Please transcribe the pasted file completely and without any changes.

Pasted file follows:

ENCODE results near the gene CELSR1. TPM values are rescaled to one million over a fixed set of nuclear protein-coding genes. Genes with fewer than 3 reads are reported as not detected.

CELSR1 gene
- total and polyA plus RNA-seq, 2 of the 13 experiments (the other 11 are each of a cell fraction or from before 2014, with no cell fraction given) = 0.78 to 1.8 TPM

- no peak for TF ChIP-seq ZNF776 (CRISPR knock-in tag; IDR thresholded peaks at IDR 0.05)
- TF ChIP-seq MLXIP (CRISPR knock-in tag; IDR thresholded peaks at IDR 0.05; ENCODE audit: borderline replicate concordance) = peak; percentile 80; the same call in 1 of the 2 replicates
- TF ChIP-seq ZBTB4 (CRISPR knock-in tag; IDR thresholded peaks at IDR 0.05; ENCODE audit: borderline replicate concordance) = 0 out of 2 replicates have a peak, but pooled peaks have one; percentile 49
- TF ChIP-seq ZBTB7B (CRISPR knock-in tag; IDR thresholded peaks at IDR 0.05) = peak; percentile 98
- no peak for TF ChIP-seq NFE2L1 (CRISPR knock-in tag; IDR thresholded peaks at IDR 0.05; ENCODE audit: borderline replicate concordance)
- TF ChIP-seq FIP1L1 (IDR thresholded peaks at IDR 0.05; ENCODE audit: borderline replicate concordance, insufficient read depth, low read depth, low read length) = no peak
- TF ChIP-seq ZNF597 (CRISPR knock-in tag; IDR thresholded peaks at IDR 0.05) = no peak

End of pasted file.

ENCODE results near the gene CELSR1. TPM values are rescaled to one million over a fixed set of nuclear protein-coding genes. Genes with fewer than 3 reads are reported as not detected.

CELSR1 gene
- total and polyA plus RNA-seq, 2 of the 13 experiments (the other 11 are each of a cell fraction or from before 2014, with no cell fraction given) = 0.78 to 1.8 TPM

- no peak for TF ChIP-seq ZNF776 (CRISPR knock-in tag; IDR thresholded peaks at IDR 0.05)
- TF ChIP-seq MLXIP (CRISPR knock-in tag; IDR thresholded peaks at IDR 0.05; ENCODE audit: borderline replicate concordance) = peak; percentile 80; the same call in 1 of the 2 replicates
- TF ChIP-seq ZBTB4 (CRISPR knock-in tag; IDR thresholded peaks at IDR 0.05; ENCODE audit: borderline replicate concordance) = 0 out of 2 replicates have a peak, but pooled peaks have one; percentile 49
- TF ChIP-seq ZBTB7B (CRISPR knock-in tag; IDR thresholded peaks at IDR 0.05) = peak; percentile 98
- no peak for TF ChIP-seq NFE2L1 (CRISPR knock-in tag; IDR thresholded peaks at IDR 0.05; ENCODE audit: borderline replicate concordance)
- TF ChIP-seq FIP1L1 (IDR thresholded peaks at IDR 0.05; ENCODE audit: borderline replicate concordance, insufficient read depth, low read depth, low read length) = no peak
- TF ChIP-seq ZNF597 (CRISPR knock-in tag; IDR thresholded peaks at IDR 0.05) = no peak